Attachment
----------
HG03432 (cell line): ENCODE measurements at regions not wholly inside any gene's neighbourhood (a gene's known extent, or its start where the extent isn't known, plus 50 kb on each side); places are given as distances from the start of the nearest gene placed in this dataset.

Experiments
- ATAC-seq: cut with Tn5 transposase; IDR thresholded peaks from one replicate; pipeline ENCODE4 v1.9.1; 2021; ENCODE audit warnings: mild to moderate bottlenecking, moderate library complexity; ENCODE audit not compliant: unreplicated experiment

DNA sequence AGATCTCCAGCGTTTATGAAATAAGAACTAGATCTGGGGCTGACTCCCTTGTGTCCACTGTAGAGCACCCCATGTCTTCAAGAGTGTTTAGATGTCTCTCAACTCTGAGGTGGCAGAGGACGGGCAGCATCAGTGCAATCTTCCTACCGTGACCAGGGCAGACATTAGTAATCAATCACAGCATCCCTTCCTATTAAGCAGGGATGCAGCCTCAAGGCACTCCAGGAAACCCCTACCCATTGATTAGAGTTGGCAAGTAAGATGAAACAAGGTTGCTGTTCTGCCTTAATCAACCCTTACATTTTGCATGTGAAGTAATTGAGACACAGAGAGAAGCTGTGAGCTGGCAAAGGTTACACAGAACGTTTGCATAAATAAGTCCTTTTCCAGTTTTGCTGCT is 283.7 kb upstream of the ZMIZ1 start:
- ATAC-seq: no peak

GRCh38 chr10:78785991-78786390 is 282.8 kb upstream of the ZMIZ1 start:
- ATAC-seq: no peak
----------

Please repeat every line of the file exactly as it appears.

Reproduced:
HG03432 (cell line): ENCODE measurements at regions not wholly inside any gene's neighbourhood (a gene's known extent, or its start where the extent isn't known, plus 50 kb on each side); places are given as distances from the start of the nearest gene placed in this dataset.

Experiments
- ATAC-seq: cut with Tn5 transposase; IDR thresholded peaks from one replicate; pipeline ENCODE4 v1.9.1; 2021; ENCODE audit warnings: mild to moderate bottlenecking, moderate library complexity; ENCODE audit not compliant: unreplicated experiment

DNA sequence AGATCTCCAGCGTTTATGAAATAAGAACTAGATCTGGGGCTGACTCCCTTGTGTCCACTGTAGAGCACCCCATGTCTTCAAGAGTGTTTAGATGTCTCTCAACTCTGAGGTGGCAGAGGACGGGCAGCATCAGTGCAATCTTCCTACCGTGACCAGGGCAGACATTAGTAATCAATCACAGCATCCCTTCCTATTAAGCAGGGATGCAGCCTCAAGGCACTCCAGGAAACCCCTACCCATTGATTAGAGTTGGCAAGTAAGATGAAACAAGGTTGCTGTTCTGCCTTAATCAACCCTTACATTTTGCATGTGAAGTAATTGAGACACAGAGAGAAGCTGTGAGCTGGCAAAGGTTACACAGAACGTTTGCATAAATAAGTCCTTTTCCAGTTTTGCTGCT is 283.7 kb upstream of the ZMIZ1 start:
- ATAC-seq: no peak

GRCh38 chr10:78785991-78786390 is 282.8 kb upstream of the ZMIZ1 start:
- ATAC-seq: no peak